Survey finds 26% of battery storage systems have fire detection and suppression issues

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Around 26% of energy storage systems that were inspected by Clean Energy Associates (CEA) during a recent survey showed quality issues connected to their fire detection and suppression systems, according to a report from the clean energy advisory company.

The findings led the report’s authors to conclude that thermal runaway still poses a significant risk to the energy storage industry. In addition, the survey found 18% of the energy storage systems had issues with the thermal management system. 

“Fire suppression and thermal management systems are critical for functional safety, and defects in these systems can lead to increased risk of fire,” the report said. 

CEA conducted more than 320 inspections on over 52 battery energy storage system factors, collectively auditing over 30 GWh of lithium-ion battery storage projects. In total, the exercise identified more than 1,300 manufacturing issues, the company reported. 

Markets in the U.S. and across the world have been deploying increasing amounts of energy storage to help smooth out renewable power. In fact, the total amount of energy storage installed in the U.S. in the first three quarters of 2023 exceeded total deployments for the previous year, and would have been much higher, if it weren’t for delays that affected 80% of projects in the pipeline, according to a report from Wood Mackenzie and the American Clean Power Association (ACP).

Experts say that multiple factors are driving the battery storage market, including price declines. Median prices for grid-scale lithium-ion battery storage systems shrunk 23% quarter over quarter, according to the report, thanks in part to easing supply chain challenges and lower commodity prices. 

However, policy-makers are also keeping a close eye on the risks posed by lithium-ion batteries, which have been known to cause fires – such as the 2019 McMicken fire at an Arizona Public Service (APS) system, which injured eight firefighters and a policy officer. Last September, a fire occurred at a battery storage in northern San Diego County, California – the Valley Center Energy Storage Facility, a 139 MW project. That fire necessitated evacuating people from homes and businesses within a quarter mile of the storage system’s site.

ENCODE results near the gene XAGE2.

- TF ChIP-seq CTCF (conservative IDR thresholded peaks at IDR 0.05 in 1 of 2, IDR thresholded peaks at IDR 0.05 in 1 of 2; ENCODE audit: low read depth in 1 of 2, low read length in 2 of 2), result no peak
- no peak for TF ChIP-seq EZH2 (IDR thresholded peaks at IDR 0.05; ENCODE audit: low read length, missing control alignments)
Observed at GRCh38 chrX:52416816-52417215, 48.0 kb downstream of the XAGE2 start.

CEA’s analysis took a closer look at issues at the system, module and battery cell levels. It found that some 50% of quality assurance findings were system-level defects. Two factors drive this trend, according to the report: systems tend to be complex and vulnerable to problems that were actually caused further upstream and escaped earlier quality checks, and the integration process for battery storage systems tend to be highly manual and labor intensive, and don’t always have stringent quality control procedures.

“A takeaway is there is no perfect production line or supply chain or manufacturer… So definitely doing due diligence before procuring and then in the factories is a must for buyers. The industry has matured a lot, but it’s not there yet – I think that’s quite obvious,” said George Touloupas, senior director, technology and quality with CEA, during a webinar conducted by Energy-Storage.news.

But while lithium-ion batteries present these risks, Touloupas said they remain the prominent storage technology being purchased today.

“[I]f we need a lot of hours of storage, then maybe flow batteries or other technologies become competitive – but as we are today, there’s nothing else than lithium-ion,” he said, adding that he’s optimistic that the industry is reacting and addressing these safety challenges. 

Noah Roberts, senior director of energy storage with the American Clean Power Association, noted that the report’s findings do not mean that these faults exist in energy storage facilities connected to the grid. In fact, he said, under current industry standard practices, and the nationally recommended safety standard, NFPA 855, all of the faults identified in this report would be corrected during the project installation and commissioning process.“It is critical that the topic of this report—a subjective evaluation of manufactured products still on the assembly floor—is not conflated with the highly regulated, evaluated, and tested energy storage equipment currently serving the electric grid,” Roberts added.

This article was amended on Feb. 19, 2024 to add comments from Noah Roberts of the American Clean Power Association.

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